- Al-Mahmood, Ahmed Wasfi Dhahir, Yanka Kupala State University of Grodno (Belarus)
- Markovskaya, Natalia, Yanka Kupala State University of Grodno (Belarus)
One of the challenging aspects of conditional heteroskedasticity series is that if we were to plot the correlogram of a series with volatility we might still see what appears to be a realisation of stationary discrete white noise. That is, the volatility itself is hard to detect purely from the correlogram. This is despite the fact that the series is most definitely non-stationary as its variance is not constant in time. So ARCH and GARCH models have become important tools in the analysis of time series data, particularly in financial applications. These models are especially useful when the goal of the study is to analyze and forecast volatility. This paper gives the motivation behind the simplest GARCH model and illustrates its usefulness in examining portfolio risk. So an ARCH (autoregressive conditionally heteroskedasticity) model is a model for the variance of a time series.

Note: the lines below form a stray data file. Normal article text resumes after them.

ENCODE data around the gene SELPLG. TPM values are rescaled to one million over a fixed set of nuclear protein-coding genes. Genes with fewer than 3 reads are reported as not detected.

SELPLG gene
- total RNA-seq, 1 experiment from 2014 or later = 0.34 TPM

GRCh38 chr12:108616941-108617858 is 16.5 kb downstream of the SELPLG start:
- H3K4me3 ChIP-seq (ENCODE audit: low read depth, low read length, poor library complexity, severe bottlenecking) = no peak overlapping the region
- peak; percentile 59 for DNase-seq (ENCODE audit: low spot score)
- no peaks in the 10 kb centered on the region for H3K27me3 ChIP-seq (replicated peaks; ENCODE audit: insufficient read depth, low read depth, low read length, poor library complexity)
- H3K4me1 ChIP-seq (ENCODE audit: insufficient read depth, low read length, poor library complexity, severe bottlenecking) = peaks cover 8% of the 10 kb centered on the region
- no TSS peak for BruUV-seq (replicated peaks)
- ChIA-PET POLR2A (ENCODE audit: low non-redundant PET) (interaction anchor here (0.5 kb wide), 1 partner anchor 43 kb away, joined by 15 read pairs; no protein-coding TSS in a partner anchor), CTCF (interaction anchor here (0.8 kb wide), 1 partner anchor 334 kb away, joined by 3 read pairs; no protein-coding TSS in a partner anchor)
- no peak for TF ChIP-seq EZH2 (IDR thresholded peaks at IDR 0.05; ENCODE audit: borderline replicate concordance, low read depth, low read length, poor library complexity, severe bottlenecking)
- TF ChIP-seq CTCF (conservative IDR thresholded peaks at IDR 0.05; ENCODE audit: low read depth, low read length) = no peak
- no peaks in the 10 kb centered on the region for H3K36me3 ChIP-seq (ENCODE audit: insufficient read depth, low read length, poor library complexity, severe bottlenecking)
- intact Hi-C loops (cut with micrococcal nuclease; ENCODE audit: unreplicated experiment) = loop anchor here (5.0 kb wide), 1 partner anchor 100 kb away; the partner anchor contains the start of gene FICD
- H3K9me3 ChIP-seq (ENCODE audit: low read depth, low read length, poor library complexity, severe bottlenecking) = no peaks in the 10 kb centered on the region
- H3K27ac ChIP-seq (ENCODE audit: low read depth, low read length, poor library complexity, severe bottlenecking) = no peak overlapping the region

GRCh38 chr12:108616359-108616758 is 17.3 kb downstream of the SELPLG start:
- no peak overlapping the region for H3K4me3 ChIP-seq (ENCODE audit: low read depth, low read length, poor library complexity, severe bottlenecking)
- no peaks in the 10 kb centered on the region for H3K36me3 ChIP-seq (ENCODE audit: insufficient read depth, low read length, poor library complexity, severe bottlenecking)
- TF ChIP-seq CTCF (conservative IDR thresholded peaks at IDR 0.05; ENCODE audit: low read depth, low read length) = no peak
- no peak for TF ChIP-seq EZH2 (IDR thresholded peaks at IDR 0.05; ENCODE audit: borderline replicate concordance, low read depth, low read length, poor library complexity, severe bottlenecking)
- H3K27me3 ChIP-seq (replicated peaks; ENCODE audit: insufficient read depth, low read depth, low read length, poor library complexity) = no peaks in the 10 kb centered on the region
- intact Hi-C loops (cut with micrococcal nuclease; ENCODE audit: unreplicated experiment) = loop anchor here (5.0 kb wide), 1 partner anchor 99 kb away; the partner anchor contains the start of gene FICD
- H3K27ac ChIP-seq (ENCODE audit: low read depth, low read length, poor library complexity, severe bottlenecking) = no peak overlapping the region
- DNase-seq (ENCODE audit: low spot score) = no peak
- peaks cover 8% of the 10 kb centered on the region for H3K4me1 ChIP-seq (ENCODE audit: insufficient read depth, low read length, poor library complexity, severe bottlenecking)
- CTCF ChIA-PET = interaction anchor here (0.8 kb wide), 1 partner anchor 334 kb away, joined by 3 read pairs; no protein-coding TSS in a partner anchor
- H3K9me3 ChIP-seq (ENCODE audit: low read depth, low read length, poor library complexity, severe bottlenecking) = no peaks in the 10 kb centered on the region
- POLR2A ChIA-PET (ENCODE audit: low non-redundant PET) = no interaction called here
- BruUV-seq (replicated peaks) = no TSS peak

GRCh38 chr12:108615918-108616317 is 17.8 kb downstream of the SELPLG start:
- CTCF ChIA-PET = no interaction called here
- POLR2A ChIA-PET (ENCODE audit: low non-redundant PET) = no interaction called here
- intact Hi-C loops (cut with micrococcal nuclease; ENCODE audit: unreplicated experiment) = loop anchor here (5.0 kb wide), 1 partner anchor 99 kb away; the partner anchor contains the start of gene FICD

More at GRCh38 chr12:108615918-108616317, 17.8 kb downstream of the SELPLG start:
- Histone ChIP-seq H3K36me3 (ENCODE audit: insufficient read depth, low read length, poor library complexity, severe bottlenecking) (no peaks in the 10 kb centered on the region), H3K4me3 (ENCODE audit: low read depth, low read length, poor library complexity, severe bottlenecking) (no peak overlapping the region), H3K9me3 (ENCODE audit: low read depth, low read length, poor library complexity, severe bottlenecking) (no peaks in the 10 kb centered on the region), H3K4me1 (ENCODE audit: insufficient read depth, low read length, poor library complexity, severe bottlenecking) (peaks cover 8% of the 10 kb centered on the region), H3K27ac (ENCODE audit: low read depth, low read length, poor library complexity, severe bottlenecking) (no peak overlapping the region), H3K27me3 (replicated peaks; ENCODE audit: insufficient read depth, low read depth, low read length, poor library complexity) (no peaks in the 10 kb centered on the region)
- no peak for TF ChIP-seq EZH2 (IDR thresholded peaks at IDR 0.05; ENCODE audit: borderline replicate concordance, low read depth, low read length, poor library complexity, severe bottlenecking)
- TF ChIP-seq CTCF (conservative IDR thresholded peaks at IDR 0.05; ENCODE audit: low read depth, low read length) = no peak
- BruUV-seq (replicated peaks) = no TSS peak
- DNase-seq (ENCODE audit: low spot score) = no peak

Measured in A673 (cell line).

ARCH models are used to describe a changing, possibly volatile variance. Although an ARCH model could possibly be used to describe a gradually increasing variance over time, most often it is used in situations in which there may be short periods of increased variation. (Gradually increasing variance connected to a gradually increasing mean level might be better handled by transforming the variable). In this article we will see what is ARCH and GARCH, how it’s helpful for analyzing economic and financial data and how to use it in R-Studio.
ARCH; volatility clustering; GARCH; Akaike